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THE Toledo State Hospital is built upon the cottage system and has been opened for the occupancy of patients about twelve years. Its plan of construction was a radical departure from the structures then in use for the care of the insane, incorporating the most advanced though upon the subject. The idea originated with General Brinkerhoff, of the Board of State Charities, who favored the erection of a new asylum in Northwestern Ohio. When the Sixty-fifth General Assembly came in Noah Swayne, Jr., of Toledo, was chairman of the Committee on Insane Asylums in the House, and Dr. Byers and General Brinkerhoff had frequent interviews with him in regard to a new asylum. He was friendly to the project but insisted that the state finances would not allow an appropriation of over $500,000. The appropriation provided for 650 patients.
There was a great diversity of opinion among legislators as to location. Every one wanted it i his own county, and this came very near defeating the proposition altogether, but in the end, near the close of the session, as a compromise, the whole question of location and plans was undertaken by a commission, of which Governor Foster was president, Dr. Byers was secretary, and General Brinkerhoff was a member. General Brinkerhoff insisted that no plan should be approved that did not provide for 1,000 patients, which was about the number then in the county infirmaries. He insisted that on an average the citizens of Mansfield, and other cities in Ohio, were housed at an average cost of less than $400 per capita, and that $500 per capita certainly ought to make provision for the insane. A resolution to this effect was adopted by the commission. It was argued that it could easily be done with detached buildings at the existing asylums, as it had been done at Williard's Asylum in New York at $250 per capita, and that it should be done for %500 per capita upon the cottage system, of which the only example in the United States was at Kankakee, Illinois. With all the light that could be secured the commission made its decision, and finally let the contract inside of the appropriation. The law did not limit the commission location to any section of the state, from the beginning of the commission was unanimous for the site finally selected.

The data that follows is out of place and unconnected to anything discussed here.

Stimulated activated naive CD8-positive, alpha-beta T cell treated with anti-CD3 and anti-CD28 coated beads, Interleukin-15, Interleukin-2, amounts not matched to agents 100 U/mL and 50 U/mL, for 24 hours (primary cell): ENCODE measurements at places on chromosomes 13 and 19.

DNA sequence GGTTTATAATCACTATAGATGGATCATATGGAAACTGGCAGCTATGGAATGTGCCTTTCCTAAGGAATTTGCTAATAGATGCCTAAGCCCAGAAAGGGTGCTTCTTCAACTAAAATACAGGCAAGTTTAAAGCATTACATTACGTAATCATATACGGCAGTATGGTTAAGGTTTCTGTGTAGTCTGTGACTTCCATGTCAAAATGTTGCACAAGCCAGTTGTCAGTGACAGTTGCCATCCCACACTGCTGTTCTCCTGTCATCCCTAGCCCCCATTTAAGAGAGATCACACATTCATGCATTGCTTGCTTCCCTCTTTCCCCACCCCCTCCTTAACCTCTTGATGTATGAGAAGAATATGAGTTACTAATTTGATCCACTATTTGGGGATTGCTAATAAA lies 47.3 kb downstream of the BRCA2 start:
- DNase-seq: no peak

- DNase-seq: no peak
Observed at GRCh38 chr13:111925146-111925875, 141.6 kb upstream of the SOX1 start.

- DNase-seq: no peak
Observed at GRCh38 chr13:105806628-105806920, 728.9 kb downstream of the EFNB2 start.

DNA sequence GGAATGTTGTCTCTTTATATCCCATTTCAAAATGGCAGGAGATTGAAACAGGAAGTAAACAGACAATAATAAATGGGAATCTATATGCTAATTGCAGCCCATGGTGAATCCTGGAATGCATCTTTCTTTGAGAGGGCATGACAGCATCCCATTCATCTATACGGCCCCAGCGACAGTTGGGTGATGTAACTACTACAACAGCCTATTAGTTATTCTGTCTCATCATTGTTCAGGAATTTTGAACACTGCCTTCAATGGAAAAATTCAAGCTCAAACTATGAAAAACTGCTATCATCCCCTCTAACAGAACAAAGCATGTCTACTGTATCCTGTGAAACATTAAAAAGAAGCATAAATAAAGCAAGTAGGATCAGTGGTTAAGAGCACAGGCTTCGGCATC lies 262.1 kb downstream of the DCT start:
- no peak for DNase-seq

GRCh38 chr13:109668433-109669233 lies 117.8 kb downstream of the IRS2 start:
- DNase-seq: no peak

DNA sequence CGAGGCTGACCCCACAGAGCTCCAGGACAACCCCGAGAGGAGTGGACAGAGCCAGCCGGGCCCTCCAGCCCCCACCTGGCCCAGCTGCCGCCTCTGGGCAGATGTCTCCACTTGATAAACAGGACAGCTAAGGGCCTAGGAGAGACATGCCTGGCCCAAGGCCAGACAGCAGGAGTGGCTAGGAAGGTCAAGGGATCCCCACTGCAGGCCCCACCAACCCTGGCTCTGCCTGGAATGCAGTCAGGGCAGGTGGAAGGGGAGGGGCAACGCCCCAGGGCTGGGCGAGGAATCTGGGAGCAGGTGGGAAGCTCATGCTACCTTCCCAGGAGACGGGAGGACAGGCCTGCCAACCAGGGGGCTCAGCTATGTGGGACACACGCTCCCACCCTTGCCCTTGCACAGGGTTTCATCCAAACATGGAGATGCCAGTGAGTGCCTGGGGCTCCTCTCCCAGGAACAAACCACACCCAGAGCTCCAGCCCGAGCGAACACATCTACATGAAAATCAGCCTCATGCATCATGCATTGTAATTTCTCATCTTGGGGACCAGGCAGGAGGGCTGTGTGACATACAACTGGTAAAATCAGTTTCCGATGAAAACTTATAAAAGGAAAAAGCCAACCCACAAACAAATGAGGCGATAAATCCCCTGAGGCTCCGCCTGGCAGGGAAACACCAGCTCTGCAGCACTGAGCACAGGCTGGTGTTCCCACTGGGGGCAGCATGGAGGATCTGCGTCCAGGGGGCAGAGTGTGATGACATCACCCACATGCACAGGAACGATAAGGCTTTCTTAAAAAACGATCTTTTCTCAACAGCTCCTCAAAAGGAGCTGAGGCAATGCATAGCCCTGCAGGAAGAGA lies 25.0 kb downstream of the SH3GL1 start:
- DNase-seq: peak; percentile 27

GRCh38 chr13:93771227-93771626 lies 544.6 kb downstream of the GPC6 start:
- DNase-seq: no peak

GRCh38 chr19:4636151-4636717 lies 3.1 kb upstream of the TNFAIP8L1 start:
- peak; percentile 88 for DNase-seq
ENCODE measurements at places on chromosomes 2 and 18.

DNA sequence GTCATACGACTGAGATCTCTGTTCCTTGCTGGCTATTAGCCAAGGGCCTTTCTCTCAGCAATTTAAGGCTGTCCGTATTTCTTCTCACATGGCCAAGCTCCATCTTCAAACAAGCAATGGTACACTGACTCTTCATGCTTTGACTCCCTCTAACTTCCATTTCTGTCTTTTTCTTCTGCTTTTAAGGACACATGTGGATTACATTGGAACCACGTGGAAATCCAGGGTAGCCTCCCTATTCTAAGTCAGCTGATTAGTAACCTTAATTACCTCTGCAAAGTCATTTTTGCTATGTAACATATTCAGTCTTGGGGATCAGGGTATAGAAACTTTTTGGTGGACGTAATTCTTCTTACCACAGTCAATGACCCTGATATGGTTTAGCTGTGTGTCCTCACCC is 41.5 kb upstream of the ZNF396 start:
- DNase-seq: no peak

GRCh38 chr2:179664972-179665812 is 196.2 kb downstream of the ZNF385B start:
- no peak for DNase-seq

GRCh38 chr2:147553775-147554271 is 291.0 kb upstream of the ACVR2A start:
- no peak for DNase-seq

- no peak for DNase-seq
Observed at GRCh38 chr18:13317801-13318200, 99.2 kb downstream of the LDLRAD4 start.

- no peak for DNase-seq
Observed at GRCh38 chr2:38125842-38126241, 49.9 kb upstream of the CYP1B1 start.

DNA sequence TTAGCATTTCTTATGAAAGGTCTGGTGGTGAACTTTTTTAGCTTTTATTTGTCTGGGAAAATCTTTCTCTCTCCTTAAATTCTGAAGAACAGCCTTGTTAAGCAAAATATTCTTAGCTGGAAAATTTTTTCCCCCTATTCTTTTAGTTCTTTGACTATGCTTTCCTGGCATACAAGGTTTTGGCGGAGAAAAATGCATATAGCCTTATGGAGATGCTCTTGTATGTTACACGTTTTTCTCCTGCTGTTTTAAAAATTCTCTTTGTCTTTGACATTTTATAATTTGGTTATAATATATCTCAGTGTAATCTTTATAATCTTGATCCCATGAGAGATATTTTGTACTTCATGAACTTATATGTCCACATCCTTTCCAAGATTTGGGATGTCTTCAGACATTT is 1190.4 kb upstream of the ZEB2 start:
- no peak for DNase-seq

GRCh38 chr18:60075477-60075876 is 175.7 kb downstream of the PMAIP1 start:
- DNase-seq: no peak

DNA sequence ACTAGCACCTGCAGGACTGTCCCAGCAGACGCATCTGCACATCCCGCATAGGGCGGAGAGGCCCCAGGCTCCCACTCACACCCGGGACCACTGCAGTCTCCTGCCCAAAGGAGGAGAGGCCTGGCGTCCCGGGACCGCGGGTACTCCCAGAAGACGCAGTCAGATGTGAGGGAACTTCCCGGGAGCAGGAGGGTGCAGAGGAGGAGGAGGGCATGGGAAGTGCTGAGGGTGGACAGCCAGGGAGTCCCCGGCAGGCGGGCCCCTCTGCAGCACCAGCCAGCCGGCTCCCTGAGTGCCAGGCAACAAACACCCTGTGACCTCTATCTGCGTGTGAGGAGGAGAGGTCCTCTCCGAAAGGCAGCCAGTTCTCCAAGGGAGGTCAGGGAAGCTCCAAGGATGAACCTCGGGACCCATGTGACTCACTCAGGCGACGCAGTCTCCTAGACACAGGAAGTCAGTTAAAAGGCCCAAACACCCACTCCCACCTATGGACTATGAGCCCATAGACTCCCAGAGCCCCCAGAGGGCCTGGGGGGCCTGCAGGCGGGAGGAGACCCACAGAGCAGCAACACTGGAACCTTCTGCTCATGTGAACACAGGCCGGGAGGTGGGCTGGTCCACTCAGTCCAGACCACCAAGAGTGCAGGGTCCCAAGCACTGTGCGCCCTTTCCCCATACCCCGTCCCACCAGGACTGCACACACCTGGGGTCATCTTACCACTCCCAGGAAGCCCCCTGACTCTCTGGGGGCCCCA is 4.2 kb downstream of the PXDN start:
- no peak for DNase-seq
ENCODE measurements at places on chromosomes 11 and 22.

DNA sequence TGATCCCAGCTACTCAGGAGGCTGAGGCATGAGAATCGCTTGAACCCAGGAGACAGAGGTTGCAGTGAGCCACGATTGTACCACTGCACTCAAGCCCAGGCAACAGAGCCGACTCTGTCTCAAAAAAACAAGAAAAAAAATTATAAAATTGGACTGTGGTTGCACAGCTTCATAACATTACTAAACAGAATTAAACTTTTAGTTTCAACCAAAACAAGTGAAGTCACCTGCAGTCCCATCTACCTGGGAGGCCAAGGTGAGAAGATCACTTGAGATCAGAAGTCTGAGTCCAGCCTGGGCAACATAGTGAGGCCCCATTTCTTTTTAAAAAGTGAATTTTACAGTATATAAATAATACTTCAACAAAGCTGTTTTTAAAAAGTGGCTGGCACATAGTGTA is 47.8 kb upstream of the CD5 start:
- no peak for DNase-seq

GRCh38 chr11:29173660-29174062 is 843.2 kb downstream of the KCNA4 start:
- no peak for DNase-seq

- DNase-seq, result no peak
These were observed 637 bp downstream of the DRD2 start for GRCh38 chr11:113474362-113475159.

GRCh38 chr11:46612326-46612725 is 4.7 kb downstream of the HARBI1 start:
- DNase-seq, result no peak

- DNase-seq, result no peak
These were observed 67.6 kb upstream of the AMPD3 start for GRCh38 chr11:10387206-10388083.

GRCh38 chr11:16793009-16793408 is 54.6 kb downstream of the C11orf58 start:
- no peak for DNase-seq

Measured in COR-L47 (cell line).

Dr. H. A. Tobey has been the superintendent of this model institution from the opening in 1889, with the exception of one year, under Governor Campbell, the institution was superintended b Dr. Tupper.
The hospital for men was built in 1898 and occupied September, 1899. The one for women is now under construction. Many improvements and valuable changes are being made and projected. A new boiler plant, entire, was put in last year, and the contract has been let for a new electric lighting plant, the old one being inadequate. Eight of the wards have been remodeled. Everything but the roof and walls; about three fourths of the buildings have been destroyed and rebuilt, these changes being necessary because of the fact that the buildings, originally, were cheaply constructed. A large portion of the success of this hospital is due to the efforts of ex-Governor Foster, who, in addition to being a member of the original committee on location of the hospital, has been a member of the board of trustees from the day it was opened to patients. The fact is that the Governor, being regarded as a father of this great charity, finds much pleasure in looking after it. It is said of him that when a cabinet portfolio was tendered him at Washington, D. C., that had it come to the question of resigning the trusteeship of this hospital or refusing to become a cabinet officer, he would never have been Presidents Harrison's secretary of the treasury.